There’s a lot of debate about what to make of Ron Paul, federalism and Ron Paul-style paleolibertarianism, specifically its overlap with the issue of mass incarceration and the War on Drugs. Conor Friedersdorf argues that this style of libertarianism is a net good because it’ll decrease the power of the federal government. Jon Chait responds.
Let’s take two, big congressional votes over the past two years on the issue of mass incarceration. The first is the Fair Sentencing Act, which President Obama signed into law on August 3rd, 2010. It “reduced the disparity between the amount of crack cocaine and powder cocaine needed to trigger certain United States federal criminal penalties from a 100:1 weight ratio to an 18:1 weight ratio and eliminated the five-year mandatory minimum sentence for simple possession of crack cocaine, among other provisions.”
Ron Paul co-sponsored a bill that would have completely eliminated the disparity and reluctantly voted for this bill since it moved in the right direction. Ron Paul also co-sponsored a bill to fully legalize marijuana.
What Ron Paul did not co-sponsor was the House’s National Criminal Justice Commission Act of 2010. This is Democrat Jim Webb’s big project to study and propose reforms of the the federal, state and local criminal justice systems. Here is Webb’s description:
…the National Criminal Justice Commission Act (S. 306), which will create a blue-ribbon commission to look at every aspect of our criminal justice system with an eye toward reshaping the criminal justice system from top to bottom. I believe that it is time to bring together the best minds in America to analyze the criminal justice system in its entirety, to examine its interlocking parts, to learn what works and what does not, and make recommendations for reform….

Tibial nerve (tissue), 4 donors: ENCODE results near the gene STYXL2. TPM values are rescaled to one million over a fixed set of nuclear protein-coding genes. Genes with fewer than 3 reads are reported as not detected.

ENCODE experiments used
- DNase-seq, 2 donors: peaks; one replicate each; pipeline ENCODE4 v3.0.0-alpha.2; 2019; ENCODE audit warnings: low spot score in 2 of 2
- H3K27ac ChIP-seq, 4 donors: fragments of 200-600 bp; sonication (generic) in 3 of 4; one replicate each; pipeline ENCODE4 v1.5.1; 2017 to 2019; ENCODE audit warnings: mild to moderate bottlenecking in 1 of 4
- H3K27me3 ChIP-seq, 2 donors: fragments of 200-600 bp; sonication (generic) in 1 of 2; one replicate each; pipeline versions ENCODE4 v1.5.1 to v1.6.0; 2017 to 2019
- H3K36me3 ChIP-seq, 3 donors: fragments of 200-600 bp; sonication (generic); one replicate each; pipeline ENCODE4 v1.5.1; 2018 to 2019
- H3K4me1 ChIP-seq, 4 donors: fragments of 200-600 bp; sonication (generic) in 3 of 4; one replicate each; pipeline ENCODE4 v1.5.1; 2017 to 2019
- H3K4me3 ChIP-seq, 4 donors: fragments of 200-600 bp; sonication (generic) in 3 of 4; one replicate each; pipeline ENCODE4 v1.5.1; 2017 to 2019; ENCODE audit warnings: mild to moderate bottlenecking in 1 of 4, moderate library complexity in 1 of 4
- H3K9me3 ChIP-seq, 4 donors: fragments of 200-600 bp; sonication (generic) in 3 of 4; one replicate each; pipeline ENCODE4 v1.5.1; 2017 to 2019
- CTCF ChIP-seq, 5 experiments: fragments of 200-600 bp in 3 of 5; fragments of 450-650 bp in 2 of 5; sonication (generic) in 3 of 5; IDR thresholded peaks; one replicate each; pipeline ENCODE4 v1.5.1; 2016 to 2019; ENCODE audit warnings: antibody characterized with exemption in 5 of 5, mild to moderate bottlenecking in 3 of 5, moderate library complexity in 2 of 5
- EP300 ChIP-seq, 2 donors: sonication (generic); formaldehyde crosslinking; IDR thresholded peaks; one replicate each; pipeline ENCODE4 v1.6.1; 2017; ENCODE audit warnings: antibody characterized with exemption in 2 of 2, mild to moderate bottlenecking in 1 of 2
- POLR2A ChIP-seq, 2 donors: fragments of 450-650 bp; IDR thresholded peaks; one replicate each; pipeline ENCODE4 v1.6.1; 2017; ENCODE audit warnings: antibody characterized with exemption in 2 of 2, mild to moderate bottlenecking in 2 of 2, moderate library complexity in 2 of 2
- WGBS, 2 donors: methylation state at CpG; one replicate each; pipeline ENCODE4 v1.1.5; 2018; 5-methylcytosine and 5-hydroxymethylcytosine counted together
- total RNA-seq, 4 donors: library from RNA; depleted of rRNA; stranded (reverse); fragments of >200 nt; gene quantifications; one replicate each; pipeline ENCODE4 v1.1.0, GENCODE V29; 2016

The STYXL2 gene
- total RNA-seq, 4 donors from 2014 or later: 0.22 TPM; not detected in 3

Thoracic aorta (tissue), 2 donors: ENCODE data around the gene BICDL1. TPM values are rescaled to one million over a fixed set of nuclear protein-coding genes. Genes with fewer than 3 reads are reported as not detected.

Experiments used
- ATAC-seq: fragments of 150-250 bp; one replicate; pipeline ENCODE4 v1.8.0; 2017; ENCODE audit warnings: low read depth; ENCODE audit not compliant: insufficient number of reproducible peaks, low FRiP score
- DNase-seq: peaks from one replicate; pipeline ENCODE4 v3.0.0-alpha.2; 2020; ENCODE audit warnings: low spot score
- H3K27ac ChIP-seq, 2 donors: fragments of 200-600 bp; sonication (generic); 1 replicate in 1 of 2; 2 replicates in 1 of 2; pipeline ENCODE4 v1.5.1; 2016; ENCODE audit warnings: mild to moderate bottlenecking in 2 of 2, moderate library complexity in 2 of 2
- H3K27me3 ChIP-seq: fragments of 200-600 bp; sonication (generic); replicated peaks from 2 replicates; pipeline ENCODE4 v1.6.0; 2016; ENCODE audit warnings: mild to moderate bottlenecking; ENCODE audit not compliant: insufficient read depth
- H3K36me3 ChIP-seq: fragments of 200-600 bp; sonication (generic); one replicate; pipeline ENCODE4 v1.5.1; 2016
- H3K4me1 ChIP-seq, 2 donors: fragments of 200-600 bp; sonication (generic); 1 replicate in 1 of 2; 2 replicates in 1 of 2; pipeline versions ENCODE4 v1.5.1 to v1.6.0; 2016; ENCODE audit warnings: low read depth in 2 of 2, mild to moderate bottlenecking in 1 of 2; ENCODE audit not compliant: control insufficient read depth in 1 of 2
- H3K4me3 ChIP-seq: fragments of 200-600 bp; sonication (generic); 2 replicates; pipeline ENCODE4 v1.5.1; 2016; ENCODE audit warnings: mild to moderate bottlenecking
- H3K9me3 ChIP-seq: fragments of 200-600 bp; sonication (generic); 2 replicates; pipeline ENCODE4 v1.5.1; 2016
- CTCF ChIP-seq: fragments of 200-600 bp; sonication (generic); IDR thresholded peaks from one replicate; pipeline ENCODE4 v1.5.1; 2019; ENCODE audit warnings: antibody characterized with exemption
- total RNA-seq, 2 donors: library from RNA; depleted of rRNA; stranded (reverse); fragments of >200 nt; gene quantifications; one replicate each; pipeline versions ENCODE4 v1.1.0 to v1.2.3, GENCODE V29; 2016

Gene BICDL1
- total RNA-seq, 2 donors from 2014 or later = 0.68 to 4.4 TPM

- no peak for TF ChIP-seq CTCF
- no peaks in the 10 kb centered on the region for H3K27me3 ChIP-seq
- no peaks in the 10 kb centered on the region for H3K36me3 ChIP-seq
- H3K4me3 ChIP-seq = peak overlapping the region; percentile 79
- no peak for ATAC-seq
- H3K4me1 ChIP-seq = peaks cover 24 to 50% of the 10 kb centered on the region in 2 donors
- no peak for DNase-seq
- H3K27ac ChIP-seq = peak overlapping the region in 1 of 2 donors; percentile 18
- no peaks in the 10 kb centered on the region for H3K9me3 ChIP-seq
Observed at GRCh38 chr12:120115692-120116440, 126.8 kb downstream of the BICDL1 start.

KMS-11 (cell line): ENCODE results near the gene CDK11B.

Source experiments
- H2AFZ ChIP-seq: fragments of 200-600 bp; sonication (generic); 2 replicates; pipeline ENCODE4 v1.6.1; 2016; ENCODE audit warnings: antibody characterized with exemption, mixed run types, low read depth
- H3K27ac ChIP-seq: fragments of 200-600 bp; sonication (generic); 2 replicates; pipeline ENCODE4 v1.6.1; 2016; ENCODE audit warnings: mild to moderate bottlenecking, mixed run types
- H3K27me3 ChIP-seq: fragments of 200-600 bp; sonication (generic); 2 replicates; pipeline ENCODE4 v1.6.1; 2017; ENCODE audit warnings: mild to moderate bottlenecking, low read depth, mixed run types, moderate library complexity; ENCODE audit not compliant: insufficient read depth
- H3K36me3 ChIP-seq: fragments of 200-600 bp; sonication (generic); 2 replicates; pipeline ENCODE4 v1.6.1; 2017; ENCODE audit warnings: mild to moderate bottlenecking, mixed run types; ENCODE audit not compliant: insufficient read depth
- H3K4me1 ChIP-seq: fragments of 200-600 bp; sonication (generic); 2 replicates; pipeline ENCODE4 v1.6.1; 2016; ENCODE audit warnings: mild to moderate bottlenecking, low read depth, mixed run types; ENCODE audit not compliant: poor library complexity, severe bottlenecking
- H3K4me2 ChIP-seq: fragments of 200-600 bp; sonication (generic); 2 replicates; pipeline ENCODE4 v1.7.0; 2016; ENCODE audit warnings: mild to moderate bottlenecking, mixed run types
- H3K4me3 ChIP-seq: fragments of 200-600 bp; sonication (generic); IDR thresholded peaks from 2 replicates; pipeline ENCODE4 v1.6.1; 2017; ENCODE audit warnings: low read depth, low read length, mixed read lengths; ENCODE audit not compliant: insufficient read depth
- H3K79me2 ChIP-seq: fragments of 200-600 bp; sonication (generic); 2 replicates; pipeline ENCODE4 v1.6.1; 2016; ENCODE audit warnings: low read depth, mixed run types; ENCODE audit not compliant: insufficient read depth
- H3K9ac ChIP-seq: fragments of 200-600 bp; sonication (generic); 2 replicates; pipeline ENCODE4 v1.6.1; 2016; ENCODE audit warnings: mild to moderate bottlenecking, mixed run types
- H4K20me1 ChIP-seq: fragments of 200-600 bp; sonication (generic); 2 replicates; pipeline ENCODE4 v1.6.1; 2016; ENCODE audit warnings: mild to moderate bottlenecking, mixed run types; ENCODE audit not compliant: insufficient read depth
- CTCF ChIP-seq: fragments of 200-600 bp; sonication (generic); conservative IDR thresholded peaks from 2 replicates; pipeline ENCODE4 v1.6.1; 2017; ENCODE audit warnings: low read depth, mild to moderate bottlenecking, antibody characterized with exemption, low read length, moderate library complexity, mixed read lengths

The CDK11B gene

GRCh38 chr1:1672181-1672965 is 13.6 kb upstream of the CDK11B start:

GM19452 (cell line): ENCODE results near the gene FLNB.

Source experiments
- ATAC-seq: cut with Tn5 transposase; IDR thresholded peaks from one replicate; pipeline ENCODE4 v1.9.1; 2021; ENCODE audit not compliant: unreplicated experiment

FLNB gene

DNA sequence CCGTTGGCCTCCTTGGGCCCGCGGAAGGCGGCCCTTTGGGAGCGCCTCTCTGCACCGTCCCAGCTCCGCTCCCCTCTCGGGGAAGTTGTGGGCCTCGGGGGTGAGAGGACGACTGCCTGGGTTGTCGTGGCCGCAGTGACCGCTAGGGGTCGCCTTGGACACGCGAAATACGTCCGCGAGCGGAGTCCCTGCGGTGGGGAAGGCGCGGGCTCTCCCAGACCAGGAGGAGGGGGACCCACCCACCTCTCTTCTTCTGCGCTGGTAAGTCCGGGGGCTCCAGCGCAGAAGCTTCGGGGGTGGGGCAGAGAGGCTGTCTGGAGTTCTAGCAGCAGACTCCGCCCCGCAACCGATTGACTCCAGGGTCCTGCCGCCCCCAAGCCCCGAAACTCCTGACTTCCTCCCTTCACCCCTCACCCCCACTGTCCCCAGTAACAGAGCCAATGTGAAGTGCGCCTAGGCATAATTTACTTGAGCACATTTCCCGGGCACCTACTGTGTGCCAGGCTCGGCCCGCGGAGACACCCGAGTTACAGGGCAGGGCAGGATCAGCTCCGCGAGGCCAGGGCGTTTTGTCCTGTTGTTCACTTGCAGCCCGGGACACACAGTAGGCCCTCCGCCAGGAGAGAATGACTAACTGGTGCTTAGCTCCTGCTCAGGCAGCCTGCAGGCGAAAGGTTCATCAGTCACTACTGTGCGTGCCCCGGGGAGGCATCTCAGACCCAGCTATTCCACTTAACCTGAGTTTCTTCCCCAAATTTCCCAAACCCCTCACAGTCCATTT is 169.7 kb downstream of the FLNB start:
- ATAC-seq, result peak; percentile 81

Enacting the National Criminal Justice Commission Act will take the long-overdue step of undertaking a comprehensive review of the criminal justice system, producing recommendations for changes in oversight, policies, practices, and laws designed to prevent, deter, and reduce crime and violence, improve cost-effectiveness, and ensure the interests of justice at every step of the criminal justice system.
The National Criminal Justice Commission Act passed the House in a voice vote, so we don’t have Ron Paul’s vote, but I can’t find any positive statements from him.
But, in the second important Congressional vote I want to flag, it died due to Republican resistance in the Senate. 43 Republicans voted against creating this commission – a commission to just study and make recommendations, not actually change laws – meaning it failed even with 57 votes for it. Why were Republicans against it? Federalism and states’ rights:
Two Republican senators, Kay Bailey Hutchison of Texas and Tom Coburn of Oklahoma, spoke against the amendment, saying that allowing a federal commission to examine state and local criminal justice systems would encroach on states’ rights and that the commission’s $5 million budget should be used for other purposes.
Hutchison said studying the federal system is within Congress’ powers but including state and local justice systems “is an overreach of gigantic proportions.”
“We are absolutely ignoring the Constitution if we do this,” Coburn said.
When researchers run statistics over state-level incarceration rates, they find things like “controlling for social disorganization, religious fundamentalism, political conservatism, and violent crimes, the results show that Republican strength [in state governments]…lead to higher imprisonment rates. Statistical interactions support predictions that these relationships became stronger after greater Republican stress on law and order.” States with a Republican governor and Republican legislatures show a greater increase in incarcerated populations, and that the effect is stronger in the 1990s. Institutions like ALEC were most effective at the state level in changing laws to bias towards longer sentencing. State laws are crucial to understanding the massive run-up in mass incarceration, and that is where much of the battle will be.
There’s a lot to be done at the federal level, but any serious critique of mass incarceration needs to tackle the states, and the federal level will need to play a part in it.